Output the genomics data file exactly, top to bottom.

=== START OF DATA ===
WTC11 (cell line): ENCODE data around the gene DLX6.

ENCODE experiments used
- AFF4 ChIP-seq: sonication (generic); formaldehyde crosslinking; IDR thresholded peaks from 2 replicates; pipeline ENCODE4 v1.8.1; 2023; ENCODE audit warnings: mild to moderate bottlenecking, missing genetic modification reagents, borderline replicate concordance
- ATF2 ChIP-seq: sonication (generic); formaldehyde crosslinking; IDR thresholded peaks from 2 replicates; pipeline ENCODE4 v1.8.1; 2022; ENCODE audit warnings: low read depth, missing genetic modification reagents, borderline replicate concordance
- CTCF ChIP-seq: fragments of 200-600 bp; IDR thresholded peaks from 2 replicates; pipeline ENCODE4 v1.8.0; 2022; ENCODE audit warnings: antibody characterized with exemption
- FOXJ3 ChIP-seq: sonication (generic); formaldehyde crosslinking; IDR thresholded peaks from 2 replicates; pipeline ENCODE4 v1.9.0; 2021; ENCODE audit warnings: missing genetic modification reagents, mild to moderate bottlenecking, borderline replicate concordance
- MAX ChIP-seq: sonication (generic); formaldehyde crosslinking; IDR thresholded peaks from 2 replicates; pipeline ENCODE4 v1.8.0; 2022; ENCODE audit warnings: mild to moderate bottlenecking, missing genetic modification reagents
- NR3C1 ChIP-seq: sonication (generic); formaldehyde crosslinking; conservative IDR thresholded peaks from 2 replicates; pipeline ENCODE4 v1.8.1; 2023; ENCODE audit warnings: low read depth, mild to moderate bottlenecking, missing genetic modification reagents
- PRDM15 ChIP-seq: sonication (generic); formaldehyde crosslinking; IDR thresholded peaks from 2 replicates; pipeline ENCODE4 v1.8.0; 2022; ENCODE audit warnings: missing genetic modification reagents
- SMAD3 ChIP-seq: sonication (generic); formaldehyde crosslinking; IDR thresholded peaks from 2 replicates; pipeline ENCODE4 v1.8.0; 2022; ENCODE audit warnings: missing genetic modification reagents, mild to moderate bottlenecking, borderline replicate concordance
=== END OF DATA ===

WTC11 (cell line): ENCODE data around the gene DLX6.

ENCODE experiments used
- AFF4 ChIP-seq: sonication (generic); formaldehyde crosslinking; IDR thresholded peaks from 2 replicates; pipeline ENCODE4 v1.8.1; 2023; ENCODE audit warnings: mild to moderate bottlenecking, missing genetic modification reagents, borderline replicate concordance
- ATF2 ChIP-seq: sonication (generic); formaldehyde crosslinking; IDR thresholded peaks from 2 replicates; pipeline ENCODE4 v1.8.1; 2022; ENCODE audit warnings: low read depth, missing genetic modification reagents, borderline replicate concordance
- CTCF ChIP-seq: fragments of 200-600 bp; IDR thresholded peaks from 2 replicates; pipeline ENCODE4 v1.8.0; 2022; ENCODE audit warnings: antibody characterized with exemption
- FOXJ3 ChIP-seq: sonication (generic); formaldehyde crosslinking; IDR thresholded peaks from 2 replicates; pipeline ENCODE4 v1.9.0; 2021; ENCODE audit warnings: missing genetic modification reagents, mild to moderate bottlenecking, borderline replicate concordance
- MAX ChIP-seq: sonication (generic); formaldehyde crosslinking; IDR thresholded peaks from 2 replicates; pipeline ENCODE4 v1.8.0; 2022; ENCODE audit warnings: mild to moderate bottlenecking, missing genetic modification reagents
- NR3C1 ChIP-seq: sonication (generic); formaldehyde crosslinking; conservative IDR thresholded peaks from 2 replicates; pipeline ENCODE4 v1.8.1; 2023; ENCODE audit warnings: low read depth, mild to moderate bottlenecking, missing genetic modification reagents
- PRDM15 ChIP-seq: sonication (generic); formaldehyde crosslinking; IDR thresholded peaks from 2 replicates; pipeline ENCODE4 v1.8.0; 2022; ENCODE audit warnings: missing genetic modification reagents
- SMAD3 ChIP-seq: sonication (generic); formaldehyde crosslinking; IDR thresholded peaks from 2 replicates; pipeline ENCODE4 v1.8.0; 2022; ENCODE audit warnings: missing genetic modification reagents, mild to moderate bottlenecking, borderline replicate concordance